Reviewed by David Hebblethwaite
Open Kirsty Logan’s debut collection, and you’ll be met first with the title story, which broadly sets the tone for what is to come. The Rental Heart takes us to a version of reality in which people fit themselves with mechanical hearts each time they fall in love – hearts that fail when that love ends. Logan’s narrator talks us through a string of relationships in abstract, evocative language:
“A year later, I met Anna. She was dreadlocked, greeneyed, full of verbs. She smelled of rain and revolution. I fell.”
As a fantasy story, ‘The Rental Heart’ works beautifully. The central idea of the mechanical hearts is an effective metaphor for love but is not reducible to a metaphor – it makes intuitive sense, but not literal sense, and that helps give the story its air of strangeness and magic. Add in Logan’s sensual prose, and you have a heady concoction indeed.
The Rental Heart points to three characteristics that, to me, define Logan’s collection as a whole: powerful use of language; the structures of fantasy and fairytale; and a concern with love in its various manifestations. You can see the first of these especially in a story like The Last 3,600 Seconds, a three-page piece set as the world ends, in which a young couple hurry to consummate their desires:
“Now the world is so loud that I can’t hear anything, everything is colours and sound and sky and planes and the burn of alcohol and her body – her body on mine, in mine, skin and bone and sinew merging, and this is it, it’s now. We are.”
There’s an urgency to Logan’s writing here, constantly moving on to the next detail, and the next, and the next. We also see a blurring of the external and internal, as the maelstrom of noise and fire from the imminent catastrophe becomes one with the bodily sensations felt by the narrator. This also illustrates the versatility of Logan’s style: even in a span of so few pages, the prose of The Last 3.600 Seconds has recognisably the same voice, but also a noticeably harsher quality than the sensuality of The Rental Heart; such subtle variations continue throughout the collection – each story played in a different key, as it were.
Logan’s command of the fantastic comes to the fore in Coin-Operated Boys. In late 19th century Paris, Elodie Selkirk takes delivery of the latest must-have accessory: an automaton that she names Luc-Pierre. Elodie’s purchased is occasioned by the unwanted advances of one Claude di Haviland, who just happens to be the co-owner of the company that makes coin-operated boys. So begins the tale of an unusual love triangle, which is told by Logan in a gleefully knowing period style. Coin-Operated Boys starts of seeming to be just amusing and light, but by the end it has turned, and the fantastic automaton takes on a much more haunting aspect.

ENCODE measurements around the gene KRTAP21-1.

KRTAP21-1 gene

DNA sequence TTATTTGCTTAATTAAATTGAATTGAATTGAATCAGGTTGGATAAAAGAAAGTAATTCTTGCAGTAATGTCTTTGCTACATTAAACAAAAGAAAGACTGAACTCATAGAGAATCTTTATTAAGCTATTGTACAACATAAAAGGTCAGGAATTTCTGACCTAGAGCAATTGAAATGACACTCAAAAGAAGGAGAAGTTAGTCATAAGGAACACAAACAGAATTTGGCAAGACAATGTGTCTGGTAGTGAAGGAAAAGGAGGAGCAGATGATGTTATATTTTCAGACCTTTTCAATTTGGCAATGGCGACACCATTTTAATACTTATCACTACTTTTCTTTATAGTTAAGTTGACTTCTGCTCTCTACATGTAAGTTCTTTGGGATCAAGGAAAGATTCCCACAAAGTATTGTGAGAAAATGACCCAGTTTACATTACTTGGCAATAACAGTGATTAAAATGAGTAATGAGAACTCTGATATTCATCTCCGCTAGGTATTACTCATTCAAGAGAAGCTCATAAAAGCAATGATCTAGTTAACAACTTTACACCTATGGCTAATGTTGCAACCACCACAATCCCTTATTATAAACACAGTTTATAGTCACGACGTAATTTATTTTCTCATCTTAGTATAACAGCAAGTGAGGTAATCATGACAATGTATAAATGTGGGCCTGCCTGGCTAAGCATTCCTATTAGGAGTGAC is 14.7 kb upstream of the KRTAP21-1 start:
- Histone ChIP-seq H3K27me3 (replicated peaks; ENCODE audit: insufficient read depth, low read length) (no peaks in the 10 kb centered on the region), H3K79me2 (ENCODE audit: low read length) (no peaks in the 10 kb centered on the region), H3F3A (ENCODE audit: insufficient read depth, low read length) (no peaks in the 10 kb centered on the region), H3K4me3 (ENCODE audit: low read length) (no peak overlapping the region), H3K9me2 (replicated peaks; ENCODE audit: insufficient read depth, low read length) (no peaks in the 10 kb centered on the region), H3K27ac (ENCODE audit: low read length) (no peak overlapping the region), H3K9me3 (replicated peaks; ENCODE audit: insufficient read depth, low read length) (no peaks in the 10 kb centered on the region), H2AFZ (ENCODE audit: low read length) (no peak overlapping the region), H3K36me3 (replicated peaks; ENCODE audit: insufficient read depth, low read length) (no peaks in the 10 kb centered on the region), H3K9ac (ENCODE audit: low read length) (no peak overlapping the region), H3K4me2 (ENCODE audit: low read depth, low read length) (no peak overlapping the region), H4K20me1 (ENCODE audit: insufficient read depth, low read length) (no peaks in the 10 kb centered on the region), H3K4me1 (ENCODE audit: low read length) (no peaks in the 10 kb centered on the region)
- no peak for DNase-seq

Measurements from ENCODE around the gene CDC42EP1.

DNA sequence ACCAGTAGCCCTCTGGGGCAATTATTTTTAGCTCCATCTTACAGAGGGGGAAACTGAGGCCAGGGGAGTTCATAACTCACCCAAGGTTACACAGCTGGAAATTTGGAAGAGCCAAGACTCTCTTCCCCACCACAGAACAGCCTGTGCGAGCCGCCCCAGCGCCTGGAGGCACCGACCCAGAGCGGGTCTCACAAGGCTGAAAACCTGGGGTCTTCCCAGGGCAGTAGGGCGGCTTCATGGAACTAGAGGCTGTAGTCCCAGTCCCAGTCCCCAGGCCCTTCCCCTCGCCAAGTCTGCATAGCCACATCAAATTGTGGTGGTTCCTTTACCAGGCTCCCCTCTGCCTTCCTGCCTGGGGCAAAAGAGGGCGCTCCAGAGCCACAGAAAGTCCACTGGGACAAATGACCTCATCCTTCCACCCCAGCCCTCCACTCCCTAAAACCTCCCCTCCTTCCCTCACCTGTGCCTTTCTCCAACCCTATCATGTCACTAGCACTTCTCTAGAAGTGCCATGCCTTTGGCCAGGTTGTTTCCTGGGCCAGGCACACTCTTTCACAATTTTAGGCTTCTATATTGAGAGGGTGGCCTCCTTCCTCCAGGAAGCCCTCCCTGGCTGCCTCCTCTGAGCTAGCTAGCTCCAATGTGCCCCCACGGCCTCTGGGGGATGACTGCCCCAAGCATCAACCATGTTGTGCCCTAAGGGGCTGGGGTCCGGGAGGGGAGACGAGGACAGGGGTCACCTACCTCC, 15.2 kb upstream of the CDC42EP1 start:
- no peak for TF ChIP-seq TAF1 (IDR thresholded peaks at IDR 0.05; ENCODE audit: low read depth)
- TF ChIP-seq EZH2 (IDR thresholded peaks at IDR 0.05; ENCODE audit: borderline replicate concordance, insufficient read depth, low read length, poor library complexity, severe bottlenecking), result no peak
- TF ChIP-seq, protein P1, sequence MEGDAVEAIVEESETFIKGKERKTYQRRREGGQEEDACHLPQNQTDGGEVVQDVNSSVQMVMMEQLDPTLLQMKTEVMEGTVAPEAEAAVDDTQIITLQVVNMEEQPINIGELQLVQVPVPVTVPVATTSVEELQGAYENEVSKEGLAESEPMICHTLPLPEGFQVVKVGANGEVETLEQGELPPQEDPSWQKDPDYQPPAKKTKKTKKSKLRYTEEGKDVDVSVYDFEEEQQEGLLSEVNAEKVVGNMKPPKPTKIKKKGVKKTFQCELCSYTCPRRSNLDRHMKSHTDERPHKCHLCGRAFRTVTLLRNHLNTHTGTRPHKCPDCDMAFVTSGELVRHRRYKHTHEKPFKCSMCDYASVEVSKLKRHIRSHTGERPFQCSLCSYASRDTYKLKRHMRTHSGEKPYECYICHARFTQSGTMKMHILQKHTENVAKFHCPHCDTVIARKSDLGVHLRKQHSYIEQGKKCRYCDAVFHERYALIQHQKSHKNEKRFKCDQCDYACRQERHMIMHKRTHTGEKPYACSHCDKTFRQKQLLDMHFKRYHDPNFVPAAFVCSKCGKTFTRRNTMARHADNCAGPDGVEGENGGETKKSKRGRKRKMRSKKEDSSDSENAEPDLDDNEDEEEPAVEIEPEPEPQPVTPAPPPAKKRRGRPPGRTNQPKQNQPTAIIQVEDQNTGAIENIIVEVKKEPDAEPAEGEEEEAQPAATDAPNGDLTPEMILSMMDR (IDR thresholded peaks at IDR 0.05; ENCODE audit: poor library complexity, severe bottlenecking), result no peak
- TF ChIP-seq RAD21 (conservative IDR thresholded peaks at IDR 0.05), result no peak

Feeding is another story with strong imagery, though more surreal than fantastical. Peter and Shelley have moved from Sydney to the Outback; it’s strongly implied that they have lost a child. Shelley spends her days and nights in the garden, desperately trying to make something – anything – grow; Peter becomes ever more exasperated with her obsession. Logan evokes the quiet emptiness of the Outback and turns Shelley’s gardening into an effective metaphor for rebirth with a hallucinatory closing image.
Love in The Rental Heart is lost and won, ending and beginning. In Origami, for example, Rebecca is at her wit’s end from spending so much time away from her partner Sean (who works on an oil rig), so she sets about making a lover out of paper. This obsession fills Rebecca’s mind and home alike; the yearning that she feels has to go somewhere. In Una and Coll are Not Friends, love – or something like it – is just emerging. Una and Coll are like any other young girl and boy, except she has antlers and he a tiger’s tail. Their sort-of-affectionate sparring is a delight to read about, and, rather neatly, Logan makes the children’s tail and antlers both irrelevant and indispensable to the story.
I’ve grouped these stories into categories for the sake of structuring this review, but I hope it’s clear that doing so was somewhat arbitrary; in Logan’s tales, you can’t really separate language, theme and story – which is just the way it should be. I’m delighted to learn that Logan has a novel, The Gracekeepers (which sounds as though it’s based on a story from this collection), out next year. In the meantime, The Rental Heart is an exciting introduction to her work; I recommend you take a look at it.
David Hebblethwaite blogs at David’s Book World.
Kirsty Logan, The Rental Heart and Other Fairytales (Salt Publishing, 2014), 144 pages.
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